Worm Breeder's Gazette 14(4): 35 (October 1, 1996)
These abstracts should not be cited in bibliographies. Material contained herein should be treated as personal communication and should be cited as such only with the consent of the author.
Department of Biology, Indiana University, Jordan Hall, Bloomington IN 47405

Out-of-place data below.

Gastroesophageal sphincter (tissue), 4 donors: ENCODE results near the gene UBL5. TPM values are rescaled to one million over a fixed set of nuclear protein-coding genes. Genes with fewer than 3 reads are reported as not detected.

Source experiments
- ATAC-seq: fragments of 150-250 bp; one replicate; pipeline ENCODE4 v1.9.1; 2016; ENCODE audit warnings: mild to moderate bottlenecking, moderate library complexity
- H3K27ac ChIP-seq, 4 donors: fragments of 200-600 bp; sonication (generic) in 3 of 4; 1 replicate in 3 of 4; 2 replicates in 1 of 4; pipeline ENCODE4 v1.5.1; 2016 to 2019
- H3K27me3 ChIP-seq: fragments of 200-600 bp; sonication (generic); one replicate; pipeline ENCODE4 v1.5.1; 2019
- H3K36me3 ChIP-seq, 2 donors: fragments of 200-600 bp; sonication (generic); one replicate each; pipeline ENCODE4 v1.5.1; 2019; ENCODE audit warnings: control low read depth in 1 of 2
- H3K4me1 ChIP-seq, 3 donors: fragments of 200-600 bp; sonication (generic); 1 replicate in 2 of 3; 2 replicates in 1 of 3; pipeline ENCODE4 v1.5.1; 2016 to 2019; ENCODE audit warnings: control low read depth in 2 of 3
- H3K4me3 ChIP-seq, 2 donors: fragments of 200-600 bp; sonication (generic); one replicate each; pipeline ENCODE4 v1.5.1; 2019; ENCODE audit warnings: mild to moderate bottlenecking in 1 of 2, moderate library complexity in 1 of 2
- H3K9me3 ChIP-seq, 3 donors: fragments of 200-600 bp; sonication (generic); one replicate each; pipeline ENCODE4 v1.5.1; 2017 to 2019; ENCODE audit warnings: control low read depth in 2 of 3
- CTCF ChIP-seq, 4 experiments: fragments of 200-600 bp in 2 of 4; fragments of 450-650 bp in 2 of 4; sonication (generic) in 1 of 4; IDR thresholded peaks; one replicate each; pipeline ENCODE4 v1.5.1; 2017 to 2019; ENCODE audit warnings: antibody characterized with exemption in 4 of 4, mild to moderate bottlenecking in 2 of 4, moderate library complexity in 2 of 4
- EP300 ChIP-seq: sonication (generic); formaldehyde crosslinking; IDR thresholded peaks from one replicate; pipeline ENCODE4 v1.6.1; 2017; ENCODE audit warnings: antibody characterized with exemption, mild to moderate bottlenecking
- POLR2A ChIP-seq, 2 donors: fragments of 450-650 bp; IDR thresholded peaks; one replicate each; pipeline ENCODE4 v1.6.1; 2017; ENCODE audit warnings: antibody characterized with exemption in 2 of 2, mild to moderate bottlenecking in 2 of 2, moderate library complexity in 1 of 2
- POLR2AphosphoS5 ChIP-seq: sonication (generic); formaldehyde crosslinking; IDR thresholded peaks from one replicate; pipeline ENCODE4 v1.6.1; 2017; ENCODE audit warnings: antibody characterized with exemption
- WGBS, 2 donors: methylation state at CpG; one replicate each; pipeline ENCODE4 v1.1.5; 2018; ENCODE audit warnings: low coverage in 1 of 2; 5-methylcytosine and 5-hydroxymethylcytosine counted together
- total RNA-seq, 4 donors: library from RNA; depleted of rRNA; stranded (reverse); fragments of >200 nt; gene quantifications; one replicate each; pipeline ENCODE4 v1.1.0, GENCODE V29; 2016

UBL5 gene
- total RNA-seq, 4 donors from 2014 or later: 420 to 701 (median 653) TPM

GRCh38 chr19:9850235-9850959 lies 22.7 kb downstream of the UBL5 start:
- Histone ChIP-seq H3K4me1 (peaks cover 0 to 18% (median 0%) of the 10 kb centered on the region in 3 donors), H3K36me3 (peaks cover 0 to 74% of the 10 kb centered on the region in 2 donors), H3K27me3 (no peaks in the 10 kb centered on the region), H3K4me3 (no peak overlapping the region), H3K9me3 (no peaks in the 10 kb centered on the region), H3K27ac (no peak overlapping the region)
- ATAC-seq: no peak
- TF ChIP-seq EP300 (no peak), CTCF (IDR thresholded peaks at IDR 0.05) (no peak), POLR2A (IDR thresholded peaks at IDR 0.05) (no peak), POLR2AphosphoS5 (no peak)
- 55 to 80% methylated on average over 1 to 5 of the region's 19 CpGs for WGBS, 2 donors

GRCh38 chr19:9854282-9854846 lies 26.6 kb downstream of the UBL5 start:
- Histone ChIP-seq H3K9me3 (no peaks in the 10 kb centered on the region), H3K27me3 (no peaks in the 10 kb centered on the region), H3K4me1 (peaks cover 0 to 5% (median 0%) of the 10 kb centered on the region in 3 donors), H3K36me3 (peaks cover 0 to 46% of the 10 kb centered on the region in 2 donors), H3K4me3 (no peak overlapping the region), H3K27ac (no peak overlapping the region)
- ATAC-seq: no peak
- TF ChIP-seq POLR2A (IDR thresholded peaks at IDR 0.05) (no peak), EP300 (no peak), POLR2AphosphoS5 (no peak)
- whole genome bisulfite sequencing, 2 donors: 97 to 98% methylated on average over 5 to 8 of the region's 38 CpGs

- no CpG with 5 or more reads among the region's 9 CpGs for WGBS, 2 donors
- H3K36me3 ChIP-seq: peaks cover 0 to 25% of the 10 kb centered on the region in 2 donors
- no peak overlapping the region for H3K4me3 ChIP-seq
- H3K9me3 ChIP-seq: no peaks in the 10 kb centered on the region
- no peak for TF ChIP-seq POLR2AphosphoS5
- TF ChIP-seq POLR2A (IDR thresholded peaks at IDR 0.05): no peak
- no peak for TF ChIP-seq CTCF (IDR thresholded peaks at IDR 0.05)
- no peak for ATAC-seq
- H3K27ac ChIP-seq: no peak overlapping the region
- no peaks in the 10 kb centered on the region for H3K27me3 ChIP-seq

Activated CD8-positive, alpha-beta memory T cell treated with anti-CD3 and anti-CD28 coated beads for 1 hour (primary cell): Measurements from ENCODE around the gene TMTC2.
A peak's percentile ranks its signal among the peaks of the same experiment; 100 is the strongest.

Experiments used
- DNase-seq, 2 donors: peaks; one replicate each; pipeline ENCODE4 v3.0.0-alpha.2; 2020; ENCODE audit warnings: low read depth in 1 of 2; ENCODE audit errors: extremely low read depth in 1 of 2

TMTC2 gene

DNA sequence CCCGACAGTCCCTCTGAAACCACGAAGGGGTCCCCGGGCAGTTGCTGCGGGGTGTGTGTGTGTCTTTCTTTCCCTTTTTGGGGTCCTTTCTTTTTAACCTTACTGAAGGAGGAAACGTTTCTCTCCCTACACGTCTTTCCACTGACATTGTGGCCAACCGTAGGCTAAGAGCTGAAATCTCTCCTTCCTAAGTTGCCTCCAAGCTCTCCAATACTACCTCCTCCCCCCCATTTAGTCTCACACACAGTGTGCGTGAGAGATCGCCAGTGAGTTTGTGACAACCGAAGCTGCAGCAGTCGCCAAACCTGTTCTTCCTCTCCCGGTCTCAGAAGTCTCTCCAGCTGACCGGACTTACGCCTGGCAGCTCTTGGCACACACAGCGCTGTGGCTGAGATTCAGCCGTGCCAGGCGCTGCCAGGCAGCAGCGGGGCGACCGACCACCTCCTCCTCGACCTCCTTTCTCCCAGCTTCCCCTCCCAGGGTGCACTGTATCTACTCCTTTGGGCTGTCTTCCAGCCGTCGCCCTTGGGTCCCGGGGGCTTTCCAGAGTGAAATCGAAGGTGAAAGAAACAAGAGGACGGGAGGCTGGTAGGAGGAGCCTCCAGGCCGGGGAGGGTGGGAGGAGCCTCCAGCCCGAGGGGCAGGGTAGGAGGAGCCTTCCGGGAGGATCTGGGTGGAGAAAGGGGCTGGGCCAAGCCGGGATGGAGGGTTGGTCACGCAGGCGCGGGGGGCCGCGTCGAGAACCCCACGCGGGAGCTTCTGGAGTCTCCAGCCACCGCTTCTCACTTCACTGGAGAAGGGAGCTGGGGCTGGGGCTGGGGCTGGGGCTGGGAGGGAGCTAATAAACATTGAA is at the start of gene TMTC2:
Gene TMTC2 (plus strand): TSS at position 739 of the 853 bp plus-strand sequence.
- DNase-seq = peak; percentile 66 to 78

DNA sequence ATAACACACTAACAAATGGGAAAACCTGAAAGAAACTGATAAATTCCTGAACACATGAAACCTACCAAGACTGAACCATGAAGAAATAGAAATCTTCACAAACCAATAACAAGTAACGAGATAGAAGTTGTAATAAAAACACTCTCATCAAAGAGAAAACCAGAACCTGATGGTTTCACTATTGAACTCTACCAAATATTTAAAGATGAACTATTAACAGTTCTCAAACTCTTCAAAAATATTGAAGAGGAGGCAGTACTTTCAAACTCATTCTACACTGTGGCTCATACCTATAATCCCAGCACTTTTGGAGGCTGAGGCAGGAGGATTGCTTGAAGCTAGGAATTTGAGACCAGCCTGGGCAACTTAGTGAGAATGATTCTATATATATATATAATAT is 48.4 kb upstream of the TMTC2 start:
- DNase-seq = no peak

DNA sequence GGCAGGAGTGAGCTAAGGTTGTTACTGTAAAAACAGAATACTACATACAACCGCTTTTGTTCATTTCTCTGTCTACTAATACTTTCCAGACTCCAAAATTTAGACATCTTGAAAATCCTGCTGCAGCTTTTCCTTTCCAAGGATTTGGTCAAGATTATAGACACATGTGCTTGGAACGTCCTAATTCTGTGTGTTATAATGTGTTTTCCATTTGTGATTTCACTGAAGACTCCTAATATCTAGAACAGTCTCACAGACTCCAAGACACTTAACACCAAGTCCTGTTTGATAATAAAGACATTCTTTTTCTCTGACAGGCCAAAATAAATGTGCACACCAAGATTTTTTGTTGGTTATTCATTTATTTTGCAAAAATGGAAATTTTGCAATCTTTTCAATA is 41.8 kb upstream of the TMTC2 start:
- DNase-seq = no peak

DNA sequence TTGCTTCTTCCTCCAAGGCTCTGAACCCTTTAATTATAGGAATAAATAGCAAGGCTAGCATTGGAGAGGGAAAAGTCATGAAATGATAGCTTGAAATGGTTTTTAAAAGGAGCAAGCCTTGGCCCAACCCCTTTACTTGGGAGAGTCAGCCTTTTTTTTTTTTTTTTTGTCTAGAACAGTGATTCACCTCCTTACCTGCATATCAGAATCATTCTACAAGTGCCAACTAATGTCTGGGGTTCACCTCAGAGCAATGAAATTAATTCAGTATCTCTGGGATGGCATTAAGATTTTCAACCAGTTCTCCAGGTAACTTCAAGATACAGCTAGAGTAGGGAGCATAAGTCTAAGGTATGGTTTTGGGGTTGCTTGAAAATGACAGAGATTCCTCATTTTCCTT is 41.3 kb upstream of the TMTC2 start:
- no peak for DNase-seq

Because of its size and simple structure, the gut of C. elegans appears to be an excellent object to investigate an important and characteristic process: the generation of epithelial polarity and its relevance for gut-specific function. In a first step, antisense RNA generated from cDNA clones (kindly provided by Y. Kohara) that appear to encode cell surface receptors and ion-pumps was injected into wildtype hermaphrodite and the offsprings were examined for proper embryogenesis and gut morphogenesis. In C. elegans lipovitellins are taken up into the gut primordium during embryogenesis (Bossinger and Schierenberg, 1992) and into the oocytes from L4 stage onward. Two genes with a predicted structure similar to that of the low density lipoprotein (LDL) receptor-related protein (LRP) of mammals have been identified and might be involved in this process (Yochem and Greenwald, 1993, yk45f9; McCombie et al., 1992, yk28g2). After injection of one antisense RNA (yk45f9), no embryonic defects were observed but larva development arrested in L1-L2. So far we have no explanation for this behaviour. The other antisense experiment (yk28g2) gave different results. Embryos contained reduced number of cytoplasmic granules but nevertheless were able to develop normally. With the help of centrifugation and antibody staining, we are currently investigating whether it is yolk granules that are missing from oocytes and embryos. In the gut primordium we observed changes in autofluorescence and birefringency. Also, as time goes the body cavity of injected worms accumulate large amounts of amorphous material and production of oocytes ceases down. This may be the result of a reduction/elimination of lipovitellin receptor at the oocyte surface. A polyclonal antibody (kindly provided by J. Bohrmann) against the 16 kD proteolipid component of the vacuolar H+-ATPase in Drosophila (Meagher et al., 1990) stains the gut primordium in C. elegans from morphogenesis phase onwards. 2 to 4h after injection of antisense RNA (yk84g10) embryos show large vacuoles arising in the gut cells (surrounding birefringent granules) with the onset of morphogenesis phase. Differentiation of other tissues appears normal (as inspected with Nomarski optics). The next batch of embryos produced arrest as monsters with vacuoles in the gut and visible signs of other tissue differentiation. The last batch of embryos generated from the antisensed gonads show the most severe defects. After fertilization they began to swell and after a few cell divisions multiple nuclei were present in the cytoplasm and Brownian molecular movement was seen, suggesting defects in osmoregulation. Because in other systems this vacuolar H+-ATPase is part of a communication channel called ductin (Finbow et al., 1995), we are currently investigating its role in cell communication in C. elegans using dye-coupling studies. References: Bossinger and Schierenberg, 1992 Development 114: 317-330; Finbow et al., 1995 Bioessays 17: 247-255; McCombie et al., 1992 Nature Genetics 1: 124-131; Meagher et al., 1990 Nuc. Acids Res. 18: 6712-6712; Yochem and Greenwald, 1993 PNAS 90: 4572-4576.